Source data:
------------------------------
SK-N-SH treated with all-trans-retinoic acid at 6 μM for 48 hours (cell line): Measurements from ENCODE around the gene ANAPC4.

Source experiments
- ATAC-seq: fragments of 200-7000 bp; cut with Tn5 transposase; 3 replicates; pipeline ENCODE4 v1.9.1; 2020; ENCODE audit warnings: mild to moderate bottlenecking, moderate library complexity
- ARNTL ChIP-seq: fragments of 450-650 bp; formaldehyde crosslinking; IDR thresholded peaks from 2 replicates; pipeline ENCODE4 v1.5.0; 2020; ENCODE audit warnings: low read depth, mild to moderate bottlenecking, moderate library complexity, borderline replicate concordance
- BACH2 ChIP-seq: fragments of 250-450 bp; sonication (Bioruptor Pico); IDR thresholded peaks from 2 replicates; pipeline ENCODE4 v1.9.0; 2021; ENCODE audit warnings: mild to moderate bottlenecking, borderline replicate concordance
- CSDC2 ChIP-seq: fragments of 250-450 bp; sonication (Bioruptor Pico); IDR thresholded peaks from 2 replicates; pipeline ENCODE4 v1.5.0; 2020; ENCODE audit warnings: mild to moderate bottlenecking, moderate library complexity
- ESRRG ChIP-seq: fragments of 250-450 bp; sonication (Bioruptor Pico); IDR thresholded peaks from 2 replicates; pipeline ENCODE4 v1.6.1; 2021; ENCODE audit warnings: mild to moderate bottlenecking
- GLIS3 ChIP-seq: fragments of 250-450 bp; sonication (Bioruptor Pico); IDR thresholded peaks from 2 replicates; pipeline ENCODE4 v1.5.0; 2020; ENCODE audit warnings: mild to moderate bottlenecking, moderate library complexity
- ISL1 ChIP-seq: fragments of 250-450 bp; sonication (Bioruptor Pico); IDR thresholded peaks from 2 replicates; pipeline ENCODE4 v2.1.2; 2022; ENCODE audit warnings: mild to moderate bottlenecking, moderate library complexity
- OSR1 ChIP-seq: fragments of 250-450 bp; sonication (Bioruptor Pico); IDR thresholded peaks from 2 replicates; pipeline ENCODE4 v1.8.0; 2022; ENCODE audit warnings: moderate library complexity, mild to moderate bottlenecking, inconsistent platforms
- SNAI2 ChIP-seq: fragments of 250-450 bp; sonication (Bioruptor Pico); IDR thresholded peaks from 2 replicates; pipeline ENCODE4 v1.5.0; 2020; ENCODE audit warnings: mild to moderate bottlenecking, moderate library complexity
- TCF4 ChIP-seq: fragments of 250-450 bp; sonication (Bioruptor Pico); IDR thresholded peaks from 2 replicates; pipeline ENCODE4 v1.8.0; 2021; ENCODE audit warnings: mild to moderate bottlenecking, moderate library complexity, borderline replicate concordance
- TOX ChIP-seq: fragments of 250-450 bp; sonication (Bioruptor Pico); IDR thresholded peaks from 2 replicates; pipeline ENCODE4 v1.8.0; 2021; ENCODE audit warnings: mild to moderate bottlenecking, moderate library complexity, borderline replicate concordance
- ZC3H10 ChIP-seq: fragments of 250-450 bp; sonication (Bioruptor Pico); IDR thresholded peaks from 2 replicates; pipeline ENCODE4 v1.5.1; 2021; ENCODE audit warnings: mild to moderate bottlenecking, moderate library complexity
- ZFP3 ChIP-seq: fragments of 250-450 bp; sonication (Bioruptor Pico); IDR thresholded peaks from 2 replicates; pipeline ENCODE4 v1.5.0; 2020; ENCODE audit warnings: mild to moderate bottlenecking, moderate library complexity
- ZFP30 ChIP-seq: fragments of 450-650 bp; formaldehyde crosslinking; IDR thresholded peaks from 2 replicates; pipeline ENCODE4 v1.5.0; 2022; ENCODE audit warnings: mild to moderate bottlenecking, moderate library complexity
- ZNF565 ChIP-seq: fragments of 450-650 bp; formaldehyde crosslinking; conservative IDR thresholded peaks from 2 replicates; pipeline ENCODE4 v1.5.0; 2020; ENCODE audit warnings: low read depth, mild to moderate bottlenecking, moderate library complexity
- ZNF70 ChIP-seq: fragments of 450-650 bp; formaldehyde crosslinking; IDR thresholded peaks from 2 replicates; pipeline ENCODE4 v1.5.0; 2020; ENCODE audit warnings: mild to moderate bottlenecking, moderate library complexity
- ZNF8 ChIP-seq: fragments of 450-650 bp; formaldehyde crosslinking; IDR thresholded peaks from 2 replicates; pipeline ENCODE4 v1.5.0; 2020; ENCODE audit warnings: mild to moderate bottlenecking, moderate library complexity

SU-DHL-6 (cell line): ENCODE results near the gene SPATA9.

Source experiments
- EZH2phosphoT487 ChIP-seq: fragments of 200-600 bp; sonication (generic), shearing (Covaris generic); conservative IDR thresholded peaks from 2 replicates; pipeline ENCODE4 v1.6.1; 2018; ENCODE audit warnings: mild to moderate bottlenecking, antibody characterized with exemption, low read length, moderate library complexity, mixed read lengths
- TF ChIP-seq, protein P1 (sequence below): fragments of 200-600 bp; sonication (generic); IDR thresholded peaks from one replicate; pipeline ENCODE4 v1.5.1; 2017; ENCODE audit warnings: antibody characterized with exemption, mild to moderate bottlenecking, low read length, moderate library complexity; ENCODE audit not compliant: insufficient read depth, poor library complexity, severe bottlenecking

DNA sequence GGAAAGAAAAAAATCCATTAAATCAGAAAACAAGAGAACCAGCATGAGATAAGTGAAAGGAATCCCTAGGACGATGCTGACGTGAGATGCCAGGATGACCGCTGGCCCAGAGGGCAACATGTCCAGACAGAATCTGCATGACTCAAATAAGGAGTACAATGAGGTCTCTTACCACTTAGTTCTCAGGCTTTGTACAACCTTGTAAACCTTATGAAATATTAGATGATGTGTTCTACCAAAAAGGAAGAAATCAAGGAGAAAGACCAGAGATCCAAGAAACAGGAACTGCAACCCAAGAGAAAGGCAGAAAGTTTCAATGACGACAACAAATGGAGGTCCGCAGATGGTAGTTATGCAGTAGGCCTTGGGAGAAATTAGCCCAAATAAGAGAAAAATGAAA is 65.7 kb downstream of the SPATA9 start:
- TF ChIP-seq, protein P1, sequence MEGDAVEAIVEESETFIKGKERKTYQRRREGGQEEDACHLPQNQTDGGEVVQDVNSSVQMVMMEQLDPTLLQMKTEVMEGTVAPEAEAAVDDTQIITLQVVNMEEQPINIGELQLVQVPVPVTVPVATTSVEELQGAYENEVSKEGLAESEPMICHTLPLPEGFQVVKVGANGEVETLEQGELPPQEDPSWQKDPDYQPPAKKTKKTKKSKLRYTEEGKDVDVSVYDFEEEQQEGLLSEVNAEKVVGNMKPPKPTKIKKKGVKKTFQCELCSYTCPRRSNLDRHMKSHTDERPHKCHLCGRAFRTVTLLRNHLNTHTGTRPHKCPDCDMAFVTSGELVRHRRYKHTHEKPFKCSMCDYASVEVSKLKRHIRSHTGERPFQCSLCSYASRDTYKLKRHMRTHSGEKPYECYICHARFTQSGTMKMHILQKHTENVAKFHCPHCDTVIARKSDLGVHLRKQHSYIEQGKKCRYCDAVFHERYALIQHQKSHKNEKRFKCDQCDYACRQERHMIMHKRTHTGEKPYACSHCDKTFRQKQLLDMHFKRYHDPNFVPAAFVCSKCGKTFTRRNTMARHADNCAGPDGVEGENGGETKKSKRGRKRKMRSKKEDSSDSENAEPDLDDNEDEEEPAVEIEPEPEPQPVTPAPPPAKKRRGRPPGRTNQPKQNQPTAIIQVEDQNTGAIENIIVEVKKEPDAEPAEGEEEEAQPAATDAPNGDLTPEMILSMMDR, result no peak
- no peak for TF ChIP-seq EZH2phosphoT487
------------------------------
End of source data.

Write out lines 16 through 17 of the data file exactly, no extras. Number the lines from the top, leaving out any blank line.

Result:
- ZFP30 ChIP-seq: fragments of 450-650 bp; formaldehyde crosslinking; IDR thresholded peaks from 2 replicates; pipeline ENCODE4 v1.5.0; 2022; ENCODE audit warnings: mild to moderate bottlenecking, moderate library complexity
- ZNF565 ChIP-seq: fragments of 450-650 bp; formaldehyde crosslinking; conservative IDR thresholded peaks from 2 replicates; pipeline ENCODE4 v1.5.0; 2020; ENCODE audit warnings: low read depth, mild to moderate bottlenecking, moderate library complexity